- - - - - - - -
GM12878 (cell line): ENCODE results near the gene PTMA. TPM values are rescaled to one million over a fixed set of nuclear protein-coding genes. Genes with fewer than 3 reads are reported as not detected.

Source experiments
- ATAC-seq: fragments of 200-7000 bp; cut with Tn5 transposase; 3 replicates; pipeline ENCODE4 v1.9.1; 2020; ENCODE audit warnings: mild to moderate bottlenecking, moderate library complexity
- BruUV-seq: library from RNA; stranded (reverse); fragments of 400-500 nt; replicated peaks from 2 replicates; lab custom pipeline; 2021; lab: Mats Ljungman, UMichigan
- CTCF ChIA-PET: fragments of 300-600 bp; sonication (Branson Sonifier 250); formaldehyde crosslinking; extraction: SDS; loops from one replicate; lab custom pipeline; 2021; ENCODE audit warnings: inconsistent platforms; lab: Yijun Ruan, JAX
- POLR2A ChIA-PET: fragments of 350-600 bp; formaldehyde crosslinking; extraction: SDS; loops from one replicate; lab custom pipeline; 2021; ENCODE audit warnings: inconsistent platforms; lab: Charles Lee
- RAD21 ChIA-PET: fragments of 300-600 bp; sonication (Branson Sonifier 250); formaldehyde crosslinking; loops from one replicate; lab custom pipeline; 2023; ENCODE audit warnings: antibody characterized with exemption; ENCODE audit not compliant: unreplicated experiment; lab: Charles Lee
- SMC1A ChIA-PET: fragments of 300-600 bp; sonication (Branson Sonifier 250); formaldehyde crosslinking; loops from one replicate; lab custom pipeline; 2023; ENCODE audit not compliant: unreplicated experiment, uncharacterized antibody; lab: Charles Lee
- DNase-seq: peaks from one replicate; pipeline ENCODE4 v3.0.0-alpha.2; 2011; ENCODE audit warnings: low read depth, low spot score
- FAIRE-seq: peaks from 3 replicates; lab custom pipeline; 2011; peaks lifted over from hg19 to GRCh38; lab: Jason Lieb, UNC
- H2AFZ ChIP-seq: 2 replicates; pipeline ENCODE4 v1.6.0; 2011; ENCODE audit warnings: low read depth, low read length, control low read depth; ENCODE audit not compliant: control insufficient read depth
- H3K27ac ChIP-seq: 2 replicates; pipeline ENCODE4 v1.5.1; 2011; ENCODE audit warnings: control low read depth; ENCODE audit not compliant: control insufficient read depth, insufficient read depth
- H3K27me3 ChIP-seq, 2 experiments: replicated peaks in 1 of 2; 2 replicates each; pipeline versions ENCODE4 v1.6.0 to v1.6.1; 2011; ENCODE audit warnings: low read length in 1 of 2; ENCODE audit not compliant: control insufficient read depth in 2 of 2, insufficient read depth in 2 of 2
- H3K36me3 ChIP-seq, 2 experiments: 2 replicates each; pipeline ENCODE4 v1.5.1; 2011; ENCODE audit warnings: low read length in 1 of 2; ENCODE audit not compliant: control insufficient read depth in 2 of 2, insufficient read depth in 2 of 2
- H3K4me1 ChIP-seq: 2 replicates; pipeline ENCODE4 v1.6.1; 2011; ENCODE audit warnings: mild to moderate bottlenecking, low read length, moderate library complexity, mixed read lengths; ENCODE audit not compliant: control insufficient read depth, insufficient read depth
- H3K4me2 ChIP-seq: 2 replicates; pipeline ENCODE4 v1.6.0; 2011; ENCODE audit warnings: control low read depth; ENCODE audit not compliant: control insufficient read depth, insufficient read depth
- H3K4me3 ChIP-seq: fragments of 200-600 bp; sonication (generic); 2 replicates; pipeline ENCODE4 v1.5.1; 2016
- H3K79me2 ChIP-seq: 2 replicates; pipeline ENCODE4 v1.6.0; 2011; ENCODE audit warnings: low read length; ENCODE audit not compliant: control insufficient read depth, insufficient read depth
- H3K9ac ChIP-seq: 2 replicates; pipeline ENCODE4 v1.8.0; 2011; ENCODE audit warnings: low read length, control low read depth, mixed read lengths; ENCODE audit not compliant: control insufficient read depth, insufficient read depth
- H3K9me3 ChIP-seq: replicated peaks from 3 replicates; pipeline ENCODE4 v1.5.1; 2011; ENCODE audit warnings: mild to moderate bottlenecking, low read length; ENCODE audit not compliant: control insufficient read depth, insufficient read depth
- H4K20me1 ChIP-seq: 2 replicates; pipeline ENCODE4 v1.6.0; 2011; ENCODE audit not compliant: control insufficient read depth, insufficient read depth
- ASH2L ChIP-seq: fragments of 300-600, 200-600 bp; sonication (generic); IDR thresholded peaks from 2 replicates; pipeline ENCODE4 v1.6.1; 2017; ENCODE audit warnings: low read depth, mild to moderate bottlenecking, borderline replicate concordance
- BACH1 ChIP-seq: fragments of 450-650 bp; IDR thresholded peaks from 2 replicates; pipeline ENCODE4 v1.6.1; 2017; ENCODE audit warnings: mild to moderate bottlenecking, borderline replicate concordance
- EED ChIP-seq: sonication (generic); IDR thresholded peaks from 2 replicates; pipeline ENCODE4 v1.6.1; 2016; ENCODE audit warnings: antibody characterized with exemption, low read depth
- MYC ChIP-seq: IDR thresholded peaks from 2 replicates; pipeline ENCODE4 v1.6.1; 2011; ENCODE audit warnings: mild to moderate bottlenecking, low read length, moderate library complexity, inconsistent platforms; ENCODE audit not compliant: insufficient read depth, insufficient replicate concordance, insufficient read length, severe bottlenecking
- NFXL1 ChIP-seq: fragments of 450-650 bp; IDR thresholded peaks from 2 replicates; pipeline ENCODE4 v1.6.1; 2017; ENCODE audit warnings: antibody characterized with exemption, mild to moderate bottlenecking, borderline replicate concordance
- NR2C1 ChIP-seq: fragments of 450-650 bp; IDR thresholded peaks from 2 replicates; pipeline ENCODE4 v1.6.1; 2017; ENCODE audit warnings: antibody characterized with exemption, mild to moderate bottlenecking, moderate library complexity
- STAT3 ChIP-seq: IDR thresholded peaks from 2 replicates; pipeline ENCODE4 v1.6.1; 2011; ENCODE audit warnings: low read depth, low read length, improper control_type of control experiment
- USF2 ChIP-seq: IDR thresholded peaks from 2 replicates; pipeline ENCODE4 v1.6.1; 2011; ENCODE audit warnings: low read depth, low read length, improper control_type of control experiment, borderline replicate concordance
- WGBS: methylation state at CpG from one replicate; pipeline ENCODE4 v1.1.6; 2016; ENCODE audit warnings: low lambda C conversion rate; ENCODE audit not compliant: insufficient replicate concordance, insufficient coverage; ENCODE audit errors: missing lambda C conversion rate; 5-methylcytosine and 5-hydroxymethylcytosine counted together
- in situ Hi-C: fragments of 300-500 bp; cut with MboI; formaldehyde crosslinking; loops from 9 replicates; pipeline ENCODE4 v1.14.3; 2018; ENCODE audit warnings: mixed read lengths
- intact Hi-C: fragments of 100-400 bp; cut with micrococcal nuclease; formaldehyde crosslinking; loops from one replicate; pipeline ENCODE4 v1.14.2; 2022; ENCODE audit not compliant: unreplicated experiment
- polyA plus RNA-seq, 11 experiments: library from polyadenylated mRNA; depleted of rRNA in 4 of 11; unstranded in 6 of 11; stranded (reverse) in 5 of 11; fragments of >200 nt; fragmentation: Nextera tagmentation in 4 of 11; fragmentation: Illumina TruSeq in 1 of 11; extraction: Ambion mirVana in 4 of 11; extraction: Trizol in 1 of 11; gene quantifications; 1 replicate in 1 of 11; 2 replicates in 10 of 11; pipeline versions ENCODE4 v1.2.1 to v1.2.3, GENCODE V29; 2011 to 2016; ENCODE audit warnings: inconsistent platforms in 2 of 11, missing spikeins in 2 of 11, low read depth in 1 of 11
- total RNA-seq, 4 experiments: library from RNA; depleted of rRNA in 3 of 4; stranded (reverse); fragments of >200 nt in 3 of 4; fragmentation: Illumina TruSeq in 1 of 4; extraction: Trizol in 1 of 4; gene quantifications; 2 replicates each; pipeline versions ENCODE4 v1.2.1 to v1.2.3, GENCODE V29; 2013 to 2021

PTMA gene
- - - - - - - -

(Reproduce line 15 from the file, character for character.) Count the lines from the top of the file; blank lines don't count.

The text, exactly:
- H3K4me1 ChIP-seq: 2 replicates; pipeline ENCODE4 v1.6.1; 2011; ENCODE audit warnings: mild to moderate bottlenecking, low read length, moderate library complexity, mixed read lengths; ENCODE audit not compliant: control insufficient read depth, insufficient read depth